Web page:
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Speech at the General Meeting of Vestas  

Credit:  Mauri Johansson, Speech at the General Meeting of Vestas, Thursday 29 March 2012 at 14.00, Aarhus Concert Hall ~~

To my great joy, I read on Vestas’ website that “Vestas welcomes the public debate about wind energy – and we hope to provide factual inputs and balanced perspectives”. I would like to avail myself of that today.

I searched for ‘noise’ and ‘health’. Issues like noise and health, visual impact and wildlife are often debated when discussing wind energy. I did not find anything about this topic on the Danish website. However, the English website showed a couple of video clips where a neatly dressed gentleman in a convincing voice alleged that noise has NO negative health consequences. He managed (in a biased manner) to smear one critical report but did not mention a single independent scientific report documenting that there are NO problems. This is because such reports do not exist, neither in Denmark nor in any other countries, but there are many that document a growing number of serious problems. http://www.vestas.com/en/about-vestas/strategy/political-affairs/green- energy-race/public-acceptance/health-and-wind-turbines.aspx (No negative consequences of wind turbine noise – link to video on Vestas’ website).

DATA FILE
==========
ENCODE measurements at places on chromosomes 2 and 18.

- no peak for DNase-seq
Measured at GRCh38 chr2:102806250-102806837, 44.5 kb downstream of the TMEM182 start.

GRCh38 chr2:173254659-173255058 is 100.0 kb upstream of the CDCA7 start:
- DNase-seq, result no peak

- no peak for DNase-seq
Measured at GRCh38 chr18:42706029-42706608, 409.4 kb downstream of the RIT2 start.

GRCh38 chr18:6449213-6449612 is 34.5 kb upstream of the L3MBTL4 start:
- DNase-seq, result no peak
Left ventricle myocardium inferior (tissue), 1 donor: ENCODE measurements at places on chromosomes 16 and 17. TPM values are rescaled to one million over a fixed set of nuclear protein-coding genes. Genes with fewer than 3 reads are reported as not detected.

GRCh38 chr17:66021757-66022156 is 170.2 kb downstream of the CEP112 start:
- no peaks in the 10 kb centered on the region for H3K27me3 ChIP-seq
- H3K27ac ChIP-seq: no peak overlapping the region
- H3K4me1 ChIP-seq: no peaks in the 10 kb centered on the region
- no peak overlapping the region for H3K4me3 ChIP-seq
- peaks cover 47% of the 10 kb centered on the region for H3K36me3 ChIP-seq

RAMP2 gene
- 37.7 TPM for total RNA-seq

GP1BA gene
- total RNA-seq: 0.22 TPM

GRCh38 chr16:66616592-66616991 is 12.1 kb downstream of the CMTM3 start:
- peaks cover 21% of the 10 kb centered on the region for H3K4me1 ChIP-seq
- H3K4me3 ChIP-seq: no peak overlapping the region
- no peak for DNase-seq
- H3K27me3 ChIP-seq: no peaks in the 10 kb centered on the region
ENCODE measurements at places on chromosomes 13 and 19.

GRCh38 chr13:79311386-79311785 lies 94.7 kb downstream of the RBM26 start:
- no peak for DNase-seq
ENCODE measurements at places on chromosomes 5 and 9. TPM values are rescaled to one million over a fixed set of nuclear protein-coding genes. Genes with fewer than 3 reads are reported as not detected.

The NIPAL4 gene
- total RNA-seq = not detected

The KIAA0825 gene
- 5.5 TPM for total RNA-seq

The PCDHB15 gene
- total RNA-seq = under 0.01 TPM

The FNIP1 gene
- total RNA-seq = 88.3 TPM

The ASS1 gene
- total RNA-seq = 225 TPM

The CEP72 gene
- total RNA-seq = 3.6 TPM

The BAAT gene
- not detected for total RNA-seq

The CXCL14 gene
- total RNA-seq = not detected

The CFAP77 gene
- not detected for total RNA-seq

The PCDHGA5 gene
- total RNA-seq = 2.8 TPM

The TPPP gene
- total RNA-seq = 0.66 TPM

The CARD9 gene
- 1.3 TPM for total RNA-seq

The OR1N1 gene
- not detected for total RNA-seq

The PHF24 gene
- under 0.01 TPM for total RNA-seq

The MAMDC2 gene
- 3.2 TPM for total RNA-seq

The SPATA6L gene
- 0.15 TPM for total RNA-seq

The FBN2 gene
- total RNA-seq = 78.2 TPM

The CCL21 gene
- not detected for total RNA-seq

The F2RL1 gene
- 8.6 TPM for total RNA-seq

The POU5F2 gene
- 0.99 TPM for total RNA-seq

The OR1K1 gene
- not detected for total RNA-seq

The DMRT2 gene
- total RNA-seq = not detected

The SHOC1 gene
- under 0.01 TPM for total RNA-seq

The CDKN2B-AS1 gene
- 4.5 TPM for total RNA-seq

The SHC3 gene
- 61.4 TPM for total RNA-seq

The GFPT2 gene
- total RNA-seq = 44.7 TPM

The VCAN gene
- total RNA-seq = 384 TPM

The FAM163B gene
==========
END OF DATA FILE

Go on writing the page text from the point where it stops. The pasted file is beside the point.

Vestas has a huge market in Australia. At a senate hearing in the Australian Parliament in March 2011 on the health consequences and potential illnesses caused by neighbouring wind turbines, Vestas’ local representative in Australia (Ken McAlpine) stated: “Obviously, the one [issue] that is of most interest to us and closest to our heart is safety. Vestas has safety as its No. 1 priority.” … “There is nothing about wind turbines that is unsafe. There is nothing about them that is unhealthy” … “ I can tell you again that there is nothing about the wind turbines that we are installing that would be unhealthy or harmful to people’s health and wellbeing.” I think Ken McAlpine’s statement was weak and untruthful in several respects. The Chairman of the National Health and Medical Research Council in Australia, Professor W. Anderson, indeed refuted Ken McAlpine’s allegations at the same hearing. Ken McAlpine’s submission to the New South Wales [draft proposal] on wind turbines dated 14 March 2012, which proposes that the entire section on health be deleted, is even more outrageous. Is it really good export policy to despatch a man like McAlpine to run errands on behalf of Vestas in view of the Danish Government’s recently announced policy on Corporate Social Responsibility (CSR), now that Denmark clearly HAS recognised that wind turbine noise causes considerable problems, especially low-frequency noise, and has proceeded to regulate the area? Isn’t the moral standard too low compared with Vestas’ ethical high jumps?